Pharmacy Filled The Wrong Strength Prescription
The pharmacist discusses what to do if your pharmacy accidentally fills the wrong strength of your prescription.
I transferred my prescription for Cymbalta (duloxetine) 20mg from another pharmacy in September. In December, my MD increased it to 30mg. I received the correct prescription in December but then, on Jan 11, I told the pharmacist I needed a refill on prescription. After 2 days, I realized that the dosage was wrong. When I called the pharmacy, they said they are charging me another co-pay, plus billing my insurance again. The pharmacist said that a new prescription does not supercede an older prescription and they have done nothing wrong. The pharmacist said it is my responsibility to tell them what dosage I want. Is this correct or even ethical?
Situations like this are exactly what pharmacists are for! A pharmacist should notice any change in therapy (such as a change in dose) and discuss, counsel or otherwise alert you to it.
Now, what happened to you is somewhat of a gray area and I don't know the full details of what occurred. Nevertheless, as stated, filling a prescription that is a 'change in dose' from your last certainly should have been noticed by the pharmacist.
In an ideal scenario, the pharmacist (or other pharmacy employee) would have asked you if you wanted to 'de-activate' or 'cancel' the old Cymbalta (duloxetine) prescription from your profile when the new one came in. Prescriptions and their fill history are never truly deleted, but most software programs can at least prevent them from being refilled.
Additionally, when you called and told the pharmacist you needed a refill, they should have noticed two things in your history:
- That you have two different strengths of Cymbalta on your profile.
- That you most recently filled the 30mg strength.
At the very least, when the pharmacist was checking and verifying your prescription, they absolutely should have noticed that this was a change in strength from your prior prescription and made a note to ask you about it or provide counseling regarding it.
Now, there may be an issue with the pharmacy software your pharmacy uses. I unfortunately am not familiar with all of them out there, and I suppose there is a chance that prescription refills are processed through the system immediately, with minimal or no check in regard to your therapy (they will always check to make sure the correct medication is in the appropriately labeled bottle though).
In my experience, even I didn't realize or missed the dose change after looking at your profile, pharmacy software that I am familiar with would have flagged the fact that this most 'recent' prescription was a 'dose change'. I would then have asked/counseled you about said dose change.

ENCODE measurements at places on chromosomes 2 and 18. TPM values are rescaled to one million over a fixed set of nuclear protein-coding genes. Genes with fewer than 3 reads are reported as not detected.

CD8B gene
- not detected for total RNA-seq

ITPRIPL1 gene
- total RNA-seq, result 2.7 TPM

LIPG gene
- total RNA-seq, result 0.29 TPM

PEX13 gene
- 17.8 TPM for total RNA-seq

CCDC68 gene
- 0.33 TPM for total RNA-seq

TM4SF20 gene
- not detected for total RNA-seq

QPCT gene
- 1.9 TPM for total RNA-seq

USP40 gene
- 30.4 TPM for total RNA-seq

In regard to the legal portion of this, pharmacy laws are State specific. Some do have requirements for counseling with any change to a prescription. In New York for example, they require counseling in the case of a 'dose change':
To positively influence patient compliance with medication therapies and to help ensure patient safety, the pharmacy community has strongly supported patient counseling requirements. Leadership within the pharmacy profession worked with the Education Department to develop the counseling requirements that are in place today.
According to rules and regulations affecting the practice of your profession and your professional license, a pharmacist or pharmacy intern must provide counseling:
- Before dispensing a medication to a new patient of the pharmacy
- Before dispensing a new prescription* for an existing patient of the pharmacy
- Every time the dose, strength, route of administration, or directions for use has changed for an existing prescription previously dispensed to an existing patient of the pharmacy.
I don't know if you were offered counseling, or whether or not there are counseling laws in your state, but it would be prudent to look into them.
What To Do From Here
In terms of what to do, I would request to speak with the pharmacy manager or supervising pharmacist to discuss the situation. You should ask:
- Did the pharmacist notice this was a dose change? If not, why?
- Why wasn't I offered counseling regarding a change in dose?
- Why was an older prescription filled instead of my more recently filled one?
There could be more to this situation than I know, which of course could complicate things further. For example, if you told the pharmacist the wrong prescription number by accident, they may have taken that to be what you intended. Nevertheless, they most likely should have confirmed the prescription you were filling based on your history.
If speaking with the supervising or managing pharmacist doesn't get you anywhere, or you are unhappy with the resolution, every State has a Board of Pharmacy that you can contact.
- New York Office of the Professions: Practice Alerts and Guidelines. Accessed 1/14/19